Finishing texts

Should you finish every text you start or is it okay to put it aside if you’re not enjoying it? I would say this question applies most to novels because with poetry and short stories the time it takes to finish it isn’t long so you can grit your teeth and bear it. With novels, if it’s a classic or otherwise lauded as a work of literature I’d be tempted to finish it. Unless it’s a huge tome like War and Peace, that is! It’s up to you though. If you often find yourself putting books aside perhaps you should force yourself to finish the next few.

Reading goals

I recommend setting yourself reading goals. You could set a number of pages per day, or an annual number of books. Or you could set yourself to read one poem per day or one short story per week. These are all reasonable goals. Don’t beat yourself up if you don’t achieve them, though.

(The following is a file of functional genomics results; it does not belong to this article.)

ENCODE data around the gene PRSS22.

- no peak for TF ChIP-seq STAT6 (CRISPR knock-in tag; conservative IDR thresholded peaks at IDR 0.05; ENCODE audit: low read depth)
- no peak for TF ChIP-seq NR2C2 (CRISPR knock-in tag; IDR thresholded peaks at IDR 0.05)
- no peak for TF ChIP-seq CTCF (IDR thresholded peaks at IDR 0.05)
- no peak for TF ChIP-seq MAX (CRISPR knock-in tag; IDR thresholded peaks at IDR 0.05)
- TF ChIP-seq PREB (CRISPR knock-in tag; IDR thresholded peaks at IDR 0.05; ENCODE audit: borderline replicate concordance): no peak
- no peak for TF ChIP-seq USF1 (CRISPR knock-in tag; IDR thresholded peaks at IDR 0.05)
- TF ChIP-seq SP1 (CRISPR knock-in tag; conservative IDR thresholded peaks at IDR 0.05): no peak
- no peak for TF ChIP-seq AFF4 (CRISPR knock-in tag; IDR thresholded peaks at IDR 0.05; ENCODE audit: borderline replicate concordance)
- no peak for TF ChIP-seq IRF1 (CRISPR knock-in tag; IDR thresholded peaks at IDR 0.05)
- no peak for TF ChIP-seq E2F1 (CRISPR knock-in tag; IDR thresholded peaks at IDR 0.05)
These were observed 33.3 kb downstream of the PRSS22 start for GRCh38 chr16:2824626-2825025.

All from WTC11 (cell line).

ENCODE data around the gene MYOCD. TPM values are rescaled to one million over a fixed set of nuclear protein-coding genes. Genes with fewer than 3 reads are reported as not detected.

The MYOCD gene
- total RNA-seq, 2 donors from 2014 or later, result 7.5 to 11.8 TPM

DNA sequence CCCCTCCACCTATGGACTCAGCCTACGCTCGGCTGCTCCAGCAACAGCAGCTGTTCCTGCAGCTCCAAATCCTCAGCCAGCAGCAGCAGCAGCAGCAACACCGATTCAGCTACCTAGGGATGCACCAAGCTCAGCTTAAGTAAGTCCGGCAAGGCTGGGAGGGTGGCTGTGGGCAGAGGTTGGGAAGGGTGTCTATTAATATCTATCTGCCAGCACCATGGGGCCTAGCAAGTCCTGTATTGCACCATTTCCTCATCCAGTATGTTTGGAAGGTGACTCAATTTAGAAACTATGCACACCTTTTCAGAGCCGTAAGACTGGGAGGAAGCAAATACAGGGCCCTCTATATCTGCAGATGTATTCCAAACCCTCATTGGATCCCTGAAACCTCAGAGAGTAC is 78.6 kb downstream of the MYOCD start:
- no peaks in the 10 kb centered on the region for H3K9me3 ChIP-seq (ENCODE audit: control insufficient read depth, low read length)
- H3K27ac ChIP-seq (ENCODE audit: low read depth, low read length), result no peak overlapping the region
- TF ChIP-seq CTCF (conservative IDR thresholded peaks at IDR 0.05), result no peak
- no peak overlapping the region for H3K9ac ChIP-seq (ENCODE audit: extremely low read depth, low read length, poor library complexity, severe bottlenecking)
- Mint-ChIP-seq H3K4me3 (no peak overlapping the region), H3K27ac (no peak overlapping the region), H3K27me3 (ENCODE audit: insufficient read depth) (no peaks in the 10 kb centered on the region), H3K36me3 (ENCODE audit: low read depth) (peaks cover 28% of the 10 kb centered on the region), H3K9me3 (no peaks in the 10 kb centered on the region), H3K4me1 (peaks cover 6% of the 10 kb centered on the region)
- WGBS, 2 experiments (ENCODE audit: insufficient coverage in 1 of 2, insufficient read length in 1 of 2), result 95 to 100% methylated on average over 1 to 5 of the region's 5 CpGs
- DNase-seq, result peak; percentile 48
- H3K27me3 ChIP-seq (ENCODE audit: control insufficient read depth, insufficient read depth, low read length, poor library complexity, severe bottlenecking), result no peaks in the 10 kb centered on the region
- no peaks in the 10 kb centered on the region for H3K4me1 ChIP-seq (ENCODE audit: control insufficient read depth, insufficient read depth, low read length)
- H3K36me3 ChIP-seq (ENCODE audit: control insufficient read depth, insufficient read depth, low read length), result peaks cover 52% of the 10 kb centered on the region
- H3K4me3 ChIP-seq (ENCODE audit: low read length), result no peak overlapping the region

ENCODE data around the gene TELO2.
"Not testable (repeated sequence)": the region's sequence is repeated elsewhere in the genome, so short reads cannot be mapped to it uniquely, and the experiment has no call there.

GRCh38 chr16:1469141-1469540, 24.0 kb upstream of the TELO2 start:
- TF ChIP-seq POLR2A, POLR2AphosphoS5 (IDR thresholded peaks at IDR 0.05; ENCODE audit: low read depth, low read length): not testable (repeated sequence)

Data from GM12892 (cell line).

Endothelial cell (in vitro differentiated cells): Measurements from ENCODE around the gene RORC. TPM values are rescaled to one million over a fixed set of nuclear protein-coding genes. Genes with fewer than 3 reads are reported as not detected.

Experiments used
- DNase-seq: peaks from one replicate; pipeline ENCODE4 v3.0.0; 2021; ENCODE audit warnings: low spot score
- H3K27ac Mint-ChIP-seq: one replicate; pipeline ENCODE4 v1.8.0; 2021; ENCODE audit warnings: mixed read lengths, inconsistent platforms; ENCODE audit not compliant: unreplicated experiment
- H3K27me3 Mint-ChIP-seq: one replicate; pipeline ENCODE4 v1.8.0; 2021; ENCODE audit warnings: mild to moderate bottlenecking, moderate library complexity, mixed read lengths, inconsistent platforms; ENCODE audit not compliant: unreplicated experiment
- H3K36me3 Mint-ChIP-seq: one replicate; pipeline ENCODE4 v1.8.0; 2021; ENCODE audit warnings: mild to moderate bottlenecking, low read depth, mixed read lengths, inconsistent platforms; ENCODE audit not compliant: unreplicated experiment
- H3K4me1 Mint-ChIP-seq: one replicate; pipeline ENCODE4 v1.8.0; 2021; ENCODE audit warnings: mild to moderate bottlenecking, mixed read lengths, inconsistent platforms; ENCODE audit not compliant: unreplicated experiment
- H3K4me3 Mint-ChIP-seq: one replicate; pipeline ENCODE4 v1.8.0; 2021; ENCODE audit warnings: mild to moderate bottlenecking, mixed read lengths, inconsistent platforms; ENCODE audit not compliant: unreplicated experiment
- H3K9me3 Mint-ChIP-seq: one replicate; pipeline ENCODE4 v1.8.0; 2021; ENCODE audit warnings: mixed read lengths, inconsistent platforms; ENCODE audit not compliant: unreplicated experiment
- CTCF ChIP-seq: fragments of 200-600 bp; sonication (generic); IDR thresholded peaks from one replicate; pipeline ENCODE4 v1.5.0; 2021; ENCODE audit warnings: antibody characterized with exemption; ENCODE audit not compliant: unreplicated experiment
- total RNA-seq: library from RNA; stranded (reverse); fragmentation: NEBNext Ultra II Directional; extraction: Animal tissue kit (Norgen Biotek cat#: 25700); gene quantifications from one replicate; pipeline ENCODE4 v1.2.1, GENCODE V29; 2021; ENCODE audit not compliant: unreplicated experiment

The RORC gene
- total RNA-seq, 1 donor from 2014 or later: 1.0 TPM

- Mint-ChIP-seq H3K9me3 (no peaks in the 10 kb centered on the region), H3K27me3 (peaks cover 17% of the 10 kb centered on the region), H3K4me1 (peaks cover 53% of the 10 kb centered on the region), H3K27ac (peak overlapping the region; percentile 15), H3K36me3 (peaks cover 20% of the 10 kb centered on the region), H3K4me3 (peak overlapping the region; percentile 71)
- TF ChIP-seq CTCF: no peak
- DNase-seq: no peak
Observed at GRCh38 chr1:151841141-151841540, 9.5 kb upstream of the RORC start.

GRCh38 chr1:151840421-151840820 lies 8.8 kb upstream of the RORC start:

Conclusion

Reading as a writer is about being mindful of what you’re reading and reading with purpose and analysing what you’ve read. You do not have to go to all the lengths described above, but if you do I guarantee you’ll be glad you took the time to do it!

The picture below illustrates the difference between reading as a reader and reading as a writer!

Tell me your thoughts in the comments!

Reading as a writer